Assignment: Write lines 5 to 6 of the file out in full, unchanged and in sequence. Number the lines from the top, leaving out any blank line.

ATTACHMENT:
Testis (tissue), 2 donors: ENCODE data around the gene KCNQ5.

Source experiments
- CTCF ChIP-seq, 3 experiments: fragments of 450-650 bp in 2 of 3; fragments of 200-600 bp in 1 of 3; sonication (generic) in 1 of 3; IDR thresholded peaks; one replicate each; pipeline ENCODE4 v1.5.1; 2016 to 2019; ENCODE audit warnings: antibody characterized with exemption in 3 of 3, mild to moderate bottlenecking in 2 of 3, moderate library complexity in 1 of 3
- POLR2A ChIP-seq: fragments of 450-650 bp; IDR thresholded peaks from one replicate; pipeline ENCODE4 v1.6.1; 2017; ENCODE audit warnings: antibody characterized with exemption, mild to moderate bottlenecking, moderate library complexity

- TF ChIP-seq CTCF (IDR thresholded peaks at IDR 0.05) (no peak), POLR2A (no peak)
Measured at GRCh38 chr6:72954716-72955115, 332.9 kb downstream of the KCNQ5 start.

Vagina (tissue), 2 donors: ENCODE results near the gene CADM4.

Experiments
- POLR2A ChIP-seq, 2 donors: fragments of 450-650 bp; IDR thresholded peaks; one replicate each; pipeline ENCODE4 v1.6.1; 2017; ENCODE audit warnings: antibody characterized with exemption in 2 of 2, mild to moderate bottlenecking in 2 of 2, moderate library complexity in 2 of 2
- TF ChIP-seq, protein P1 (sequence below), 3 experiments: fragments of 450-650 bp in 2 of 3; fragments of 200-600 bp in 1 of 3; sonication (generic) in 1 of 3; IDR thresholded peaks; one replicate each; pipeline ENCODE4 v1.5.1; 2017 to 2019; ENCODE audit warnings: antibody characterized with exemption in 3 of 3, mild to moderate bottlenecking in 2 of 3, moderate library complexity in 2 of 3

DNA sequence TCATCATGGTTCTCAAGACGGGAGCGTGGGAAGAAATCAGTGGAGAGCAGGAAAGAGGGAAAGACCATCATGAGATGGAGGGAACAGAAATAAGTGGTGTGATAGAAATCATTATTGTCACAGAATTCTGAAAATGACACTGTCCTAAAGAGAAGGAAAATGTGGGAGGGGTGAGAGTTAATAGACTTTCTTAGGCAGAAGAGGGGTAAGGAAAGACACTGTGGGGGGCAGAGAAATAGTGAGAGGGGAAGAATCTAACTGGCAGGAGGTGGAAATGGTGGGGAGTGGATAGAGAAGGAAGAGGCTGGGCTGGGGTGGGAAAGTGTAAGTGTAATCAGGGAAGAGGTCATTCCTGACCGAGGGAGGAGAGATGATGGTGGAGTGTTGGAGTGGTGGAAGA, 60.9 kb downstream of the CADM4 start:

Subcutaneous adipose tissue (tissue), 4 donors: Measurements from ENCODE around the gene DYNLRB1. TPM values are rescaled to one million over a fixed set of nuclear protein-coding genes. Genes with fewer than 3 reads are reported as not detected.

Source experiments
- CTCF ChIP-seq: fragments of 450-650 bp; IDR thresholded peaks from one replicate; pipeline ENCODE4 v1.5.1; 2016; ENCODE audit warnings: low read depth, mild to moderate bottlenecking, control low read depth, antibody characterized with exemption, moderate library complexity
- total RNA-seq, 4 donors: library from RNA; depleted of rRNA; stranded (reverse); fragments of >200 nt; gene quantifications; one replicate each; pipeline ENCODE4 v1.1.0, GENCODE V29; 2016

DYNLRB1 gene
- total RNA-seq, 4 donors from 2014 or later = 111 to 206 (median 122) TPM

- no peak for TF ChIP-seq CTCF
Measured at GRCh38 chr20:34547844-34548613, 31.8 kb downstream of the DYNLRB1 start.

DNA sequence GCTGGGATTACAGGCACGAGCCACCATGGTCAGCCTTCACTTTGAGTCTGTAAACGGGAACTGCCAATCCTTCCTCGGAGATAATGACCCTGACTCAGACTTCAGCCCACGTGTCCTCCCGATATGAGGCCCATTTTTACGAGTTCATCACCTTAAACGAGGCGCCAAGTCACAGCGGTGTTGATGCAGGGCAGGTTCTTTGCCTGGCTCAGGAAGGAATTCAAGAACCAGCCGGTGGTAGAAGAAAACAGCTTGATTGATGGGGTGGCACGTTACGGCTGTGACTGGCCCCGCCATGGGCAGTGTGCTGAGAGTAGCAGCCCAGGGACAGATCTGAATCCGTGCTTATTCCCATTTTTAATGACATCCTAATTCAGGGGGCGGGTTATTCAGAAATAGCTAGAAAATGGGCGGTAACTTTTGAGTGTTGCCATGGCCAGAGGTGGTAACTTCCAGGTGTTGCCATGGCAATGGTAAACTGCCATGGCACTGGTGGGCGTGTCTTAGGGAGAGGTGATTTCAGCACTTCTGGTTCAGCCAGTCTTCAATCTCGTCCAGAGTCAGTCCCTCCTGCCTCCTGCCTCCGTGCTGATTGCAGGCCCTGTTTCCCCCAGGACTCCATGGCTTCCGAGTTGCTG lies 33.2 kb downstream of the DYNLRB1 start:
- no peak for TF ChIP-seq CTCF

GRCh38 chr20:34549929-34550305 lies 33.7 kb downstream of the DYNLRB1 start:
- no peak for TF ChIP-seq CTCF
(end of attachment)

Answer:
- TF ChIP-seq CTCF (IDR thresholded peaks at IDR 0.05) (no peak), POLR2A (no peak)
Measured at GRCh38 chr6:72954716-72955115, 332.9 kb downstream of the KCNQ5 start.